- 1A master of ceremonies: a tuxedoed emcee strode to the middle of the stageMore example sentences
- There will be an emcee to conduct quizzes and give away prizes and freebies.
- It was a great evening - the comedians were hilarious (Scott Falconbridge was the emcee, Dana Alexander was one comedian, and Mike Dambra was the headliner).
- After the obnoxious announcer, who clearly wished he had been bestowed with the honour of actually being counted as a storyteller and not simply the emcee, I was not in a mood most receptive to storytelling.
- 2An MC at a club or party.More example sentences
- For reasons that will be explained later, the highlights of 1st Class are the tracks that feature guest emcees.
- Also, keep your eyes peeled for a super tour headlined by supa emcees De La Soul, as well as a touchdown from Chicago's finest, Common.
- Hip-hop rose in urban centers, launched by breakdancers and carried forward by emcees, DJs and graffiti artists.
verb (emcees, emceeing, emceed)Back to top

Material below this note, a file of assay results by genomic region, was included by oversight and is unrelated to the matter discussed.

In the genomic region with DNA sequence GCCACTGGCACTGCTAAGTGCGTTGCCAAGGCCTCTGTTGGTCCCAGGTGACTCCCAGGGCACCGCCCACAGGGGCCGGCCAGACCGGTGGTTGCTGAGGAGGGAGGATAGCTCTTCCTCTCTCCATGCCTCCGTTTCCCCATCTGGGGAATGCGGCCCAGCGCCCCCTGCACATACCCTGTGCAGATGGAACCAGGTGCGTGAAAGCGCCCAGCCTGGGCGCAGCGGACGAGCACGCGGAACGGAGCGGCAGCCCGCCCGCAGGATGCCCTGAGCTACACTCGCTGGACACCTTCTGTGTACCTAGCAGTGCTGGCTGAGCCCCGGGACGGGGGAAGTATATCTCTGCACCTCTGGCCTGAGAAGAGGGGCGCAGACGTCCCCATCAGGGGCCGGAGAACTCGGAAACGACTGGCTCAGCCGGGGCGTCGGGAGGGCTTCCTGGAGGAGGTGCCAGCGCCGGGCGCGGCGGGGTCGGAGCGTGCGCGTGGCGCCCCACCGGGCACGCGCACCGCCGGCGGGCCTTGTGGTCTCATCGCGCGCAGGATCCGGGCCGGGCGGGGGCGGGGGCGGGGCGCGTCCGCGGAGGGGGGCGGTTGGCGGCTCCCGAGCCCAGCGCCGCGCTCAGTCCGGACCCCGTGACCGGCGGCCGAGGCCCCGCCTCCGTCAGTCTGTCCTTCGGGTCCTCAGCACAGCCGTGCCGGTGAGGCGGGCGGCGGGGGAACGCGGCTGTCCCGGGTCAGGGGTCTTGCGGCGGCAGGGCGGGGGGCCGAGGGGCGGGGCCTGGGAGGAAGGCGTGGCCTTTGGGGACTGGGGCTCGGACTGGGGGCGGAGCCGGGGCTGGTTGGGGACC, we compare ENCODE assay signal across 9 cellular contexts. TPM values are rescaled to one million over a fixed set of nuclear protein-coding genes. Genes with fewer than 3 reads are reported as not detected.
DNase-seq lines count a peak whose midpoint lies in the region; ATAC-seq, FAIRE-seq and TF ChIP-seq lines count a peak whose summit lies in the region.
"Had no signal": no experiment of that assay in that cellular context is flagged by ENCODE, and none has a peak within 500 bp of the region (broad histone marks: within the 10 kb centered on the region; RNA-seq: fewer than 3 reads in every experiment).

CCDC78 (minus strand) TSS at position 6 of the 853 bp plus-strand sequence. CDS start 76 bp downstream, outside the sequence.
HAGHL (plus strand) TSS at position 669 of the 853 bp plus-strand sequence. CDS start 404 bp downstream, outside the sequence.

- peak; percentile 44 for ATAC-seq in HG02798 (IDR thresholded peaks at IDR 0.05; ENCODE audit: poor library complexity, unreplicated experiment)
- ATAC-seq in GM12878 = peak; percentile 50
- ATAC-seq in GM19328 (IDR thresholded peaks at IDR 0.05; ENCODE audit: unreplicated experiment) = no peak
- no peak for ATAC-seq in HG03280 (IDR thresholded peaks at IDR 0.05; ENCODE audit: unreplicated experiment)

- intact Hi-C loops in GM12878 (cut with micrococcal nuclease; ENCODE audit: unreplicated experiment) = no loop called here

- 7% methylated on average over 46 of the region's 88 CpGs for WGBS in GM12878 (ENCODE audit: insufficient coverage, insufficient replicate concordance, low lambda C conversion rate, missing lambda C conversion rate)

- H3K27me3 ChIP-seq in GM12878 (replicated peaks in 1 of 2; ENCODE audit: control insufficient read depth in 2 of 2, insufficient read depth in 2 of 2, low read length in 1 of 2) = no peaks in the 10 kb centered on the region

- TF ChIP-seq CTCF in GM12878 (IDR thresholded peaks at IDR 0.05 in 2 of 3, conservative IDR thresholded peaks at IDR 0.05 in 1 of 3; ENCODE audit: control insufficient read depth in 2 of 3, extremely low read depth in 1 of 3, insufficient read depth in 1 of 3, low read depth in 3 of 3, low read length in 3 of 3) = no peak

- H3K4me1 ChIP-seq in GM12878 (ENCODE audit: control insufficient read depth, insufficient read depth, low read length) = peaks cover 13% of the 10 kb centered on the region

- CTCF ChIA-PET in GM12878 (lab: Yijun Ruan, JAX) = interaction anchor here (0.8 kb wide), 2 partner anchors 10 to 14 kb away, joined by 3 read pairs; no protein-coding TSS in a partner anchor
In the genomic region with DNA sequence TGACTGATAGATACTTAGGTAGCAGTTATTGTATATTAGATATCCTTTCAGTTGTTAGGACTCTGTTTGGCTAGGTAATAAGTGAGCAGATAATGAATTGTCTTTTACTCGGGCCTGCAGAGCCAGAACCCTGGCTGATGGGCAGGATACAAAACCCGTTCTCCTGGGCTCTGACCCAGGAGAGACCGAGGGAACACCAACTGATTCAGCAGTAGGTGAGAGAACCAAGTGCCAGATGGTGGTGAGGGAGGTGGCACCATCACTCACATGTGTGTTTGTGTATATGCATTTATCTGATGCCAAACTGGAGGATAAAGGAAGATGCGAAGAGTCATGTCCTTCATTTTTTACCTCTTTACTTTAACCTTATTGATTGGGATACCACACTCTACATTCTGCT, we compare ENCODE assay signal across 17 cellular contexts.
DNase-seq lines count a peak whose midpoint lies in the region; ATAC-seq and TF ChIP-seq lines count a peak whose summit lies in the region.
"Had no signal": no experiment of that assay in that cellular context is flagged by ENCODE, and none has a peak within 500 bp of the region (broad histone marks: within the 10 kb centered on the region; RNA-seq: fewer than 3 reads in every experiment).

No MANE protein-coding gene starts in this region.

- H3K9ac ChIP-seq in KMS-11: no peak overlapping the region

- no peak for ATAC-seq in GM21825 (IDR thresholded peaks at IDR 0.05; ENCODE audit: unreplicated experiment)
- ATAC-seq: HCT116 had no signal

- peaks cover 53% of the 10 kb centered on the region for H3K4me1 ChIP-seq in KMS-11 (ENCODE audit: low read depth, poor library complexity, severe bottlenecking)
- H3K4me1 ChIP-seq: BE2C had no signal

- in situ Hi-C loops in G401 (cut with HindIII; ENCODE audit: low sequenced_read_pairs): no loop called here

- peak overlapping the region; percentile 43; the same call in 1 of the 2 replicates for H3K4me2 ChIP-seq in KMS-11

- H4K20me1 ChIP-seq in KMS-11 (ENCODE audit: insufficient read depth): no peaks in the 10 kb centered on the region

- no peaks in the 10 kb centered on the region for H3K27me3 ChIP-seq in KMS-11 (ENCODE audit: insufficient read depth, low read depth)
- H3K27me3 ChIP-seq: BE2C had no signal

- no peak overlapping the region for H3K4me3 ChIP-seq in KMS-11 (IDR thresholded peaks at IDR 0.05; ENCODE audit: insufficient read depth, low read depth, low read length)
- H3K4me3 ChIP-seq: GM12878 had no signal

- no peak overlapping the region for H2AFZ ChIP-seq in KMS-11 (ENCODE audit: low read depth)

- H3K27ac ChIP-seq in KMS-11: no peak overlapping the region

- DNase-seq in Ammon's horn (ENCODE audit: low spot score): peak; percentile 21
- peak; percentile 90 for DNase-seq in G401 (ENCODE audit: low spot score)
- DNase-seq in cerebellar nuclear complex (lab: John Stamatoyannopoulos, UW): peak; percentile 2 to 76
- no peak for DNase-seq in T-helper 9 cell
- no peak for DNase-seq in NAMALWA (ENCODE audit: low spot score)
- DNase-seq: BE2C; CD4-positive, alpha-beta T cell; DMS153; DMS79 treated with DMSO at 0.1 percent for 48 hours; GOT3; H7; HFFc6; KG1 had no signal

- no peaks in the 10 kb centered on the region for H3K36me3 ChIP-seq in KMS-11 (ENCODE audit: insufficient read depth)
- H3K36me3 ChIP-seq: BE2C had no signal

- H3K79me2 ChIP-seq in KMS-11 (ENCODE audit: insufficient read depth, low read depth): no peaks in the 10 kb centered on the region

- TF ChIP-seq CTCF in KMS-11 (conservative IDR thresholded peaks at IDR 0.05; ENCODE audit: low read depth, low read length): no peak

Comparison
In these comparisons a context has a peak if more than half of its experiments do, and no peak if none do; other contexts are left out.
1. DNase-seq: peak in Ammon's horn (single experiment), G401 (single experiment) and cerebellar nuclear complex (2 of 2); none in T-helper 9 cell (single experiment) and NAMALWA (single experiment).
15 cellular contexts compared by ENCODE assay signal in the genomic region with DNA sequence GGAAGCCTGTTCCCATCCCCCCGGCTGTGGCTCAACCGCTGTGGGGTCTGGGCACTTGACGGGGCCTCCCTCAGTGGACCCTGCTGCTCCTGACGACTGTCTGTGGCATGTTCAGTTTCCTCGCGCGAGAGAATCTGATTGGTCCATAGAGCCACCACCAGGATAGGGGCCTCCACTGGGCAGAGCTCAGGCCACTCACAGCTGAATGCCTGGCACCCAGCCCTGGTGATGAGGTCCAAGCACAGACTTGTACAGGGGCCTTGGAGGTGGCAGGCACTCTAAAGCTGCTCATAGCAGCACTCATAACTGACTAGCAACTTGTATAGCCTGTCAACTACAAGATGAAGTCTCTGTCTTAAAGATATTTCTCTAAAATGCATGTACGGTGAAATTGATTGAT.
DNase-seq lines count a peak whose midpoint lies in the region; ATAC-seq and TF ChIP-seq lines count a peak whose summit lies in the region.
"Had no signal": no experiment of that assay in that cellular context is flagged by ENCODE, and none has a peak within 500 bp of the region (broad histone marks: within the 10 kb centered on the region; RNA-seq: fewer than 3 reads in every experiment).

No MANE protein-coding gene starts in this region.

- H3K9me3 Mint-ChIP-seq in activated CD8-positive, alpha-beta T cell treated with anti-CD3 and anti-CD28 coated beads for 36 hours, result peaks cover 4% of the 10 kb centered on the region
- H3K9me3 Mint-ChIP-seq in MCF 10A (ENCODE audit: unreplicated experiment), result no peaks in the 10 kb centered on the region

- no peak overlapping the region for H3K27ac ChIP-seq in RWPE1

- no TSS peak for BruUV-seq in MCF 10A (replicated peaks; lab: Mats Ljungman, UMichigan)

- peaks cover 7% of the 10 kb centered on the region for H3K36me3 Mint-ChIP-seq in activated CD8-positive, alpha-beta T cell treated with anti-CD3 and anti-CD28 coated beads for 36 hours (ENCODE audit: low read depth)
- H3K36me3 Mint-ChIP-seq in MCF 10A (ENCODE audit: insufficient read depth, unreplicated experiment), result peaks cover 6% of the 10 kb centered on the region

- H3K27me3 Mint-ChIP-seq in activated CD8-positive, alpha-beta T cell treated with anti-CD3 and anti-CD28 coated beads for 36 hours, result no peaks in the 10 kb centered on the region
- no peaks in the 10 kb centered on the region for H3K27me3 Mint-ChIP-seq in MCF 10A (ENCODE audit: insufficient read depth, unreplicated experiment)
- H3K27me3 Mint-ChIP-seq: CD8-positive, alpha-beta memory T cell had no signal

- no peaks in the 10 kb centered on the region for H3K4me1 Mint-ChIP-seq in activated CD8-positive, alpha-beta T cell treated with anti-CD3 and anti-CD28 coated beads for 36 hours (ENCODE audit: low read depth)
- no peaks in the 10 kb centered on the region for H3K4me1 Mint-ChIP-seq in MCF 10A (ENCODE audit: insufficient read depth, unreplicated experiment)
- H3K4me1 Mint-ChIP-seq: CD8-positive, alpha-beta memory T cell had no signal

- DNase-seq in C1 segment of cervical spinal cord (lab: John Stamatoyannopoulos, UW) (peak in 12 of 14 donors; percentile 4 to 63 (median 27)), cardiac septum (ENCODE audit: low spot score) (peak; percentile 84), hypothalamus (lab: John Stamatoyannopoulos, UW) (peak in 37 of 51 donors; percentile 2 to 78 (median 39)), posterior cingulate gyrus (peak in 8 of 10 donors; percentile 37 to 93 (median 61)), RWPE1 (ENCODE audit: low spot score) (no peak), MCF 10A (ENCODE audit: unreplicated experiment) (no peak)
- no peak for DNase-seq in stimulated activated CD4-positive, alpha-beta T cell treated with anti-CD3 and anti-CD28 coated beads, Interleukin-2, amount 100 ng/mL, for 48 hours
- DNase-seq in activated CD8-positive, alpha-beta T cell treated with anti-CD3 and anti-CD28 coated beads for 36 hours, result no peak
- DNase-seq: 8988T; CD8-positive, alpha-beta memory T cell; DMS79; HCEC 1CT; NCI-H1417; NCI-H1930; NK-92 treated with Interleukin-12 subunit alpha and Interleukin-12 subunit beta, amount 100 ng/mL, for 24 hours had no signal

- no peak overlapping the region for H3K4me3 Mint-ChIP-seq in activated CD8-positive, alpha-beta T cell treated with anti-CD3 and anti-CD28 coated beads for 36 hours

- 1 [with object] Act as a master of ceremonies at (an entertainment or large social occasion): he was scheduled to emcee Sunday’s award showMore example sentences
- Diamond Dave ably emceed the party and entertained all throughout.
- Former NBC News anchor Tom Brokaw will emcee the event.
- CBC radio announcer Katherine Duncan will emcee the event, which is put on by the the Book Publishers Association and the Writers Guild of Alberta.
- 2 [no object] Perform as an MC: (as noun emceeing) a three-hour-long mix of DJ’ing and emceeingMore example sentences
- Still, some of the greatest emcees I know are some of my favorite poets i.e., Nas, Kweli, Method, Lauryn, Common, Mos, Jay Z etc., and I can't wait to publish their poems in book form.
- I'm afraid the night turned ugly when it came time for the emcee to start emceeing, his trippy Dr. Octagon-esque flow turning sour inside of a minute, his subjects centering around a similar cosmic subject matter.
- I gradually got more involved in the scene, and from that came the rapping and the emceeing.
1930s (originally US): representing a pronunciation of MC.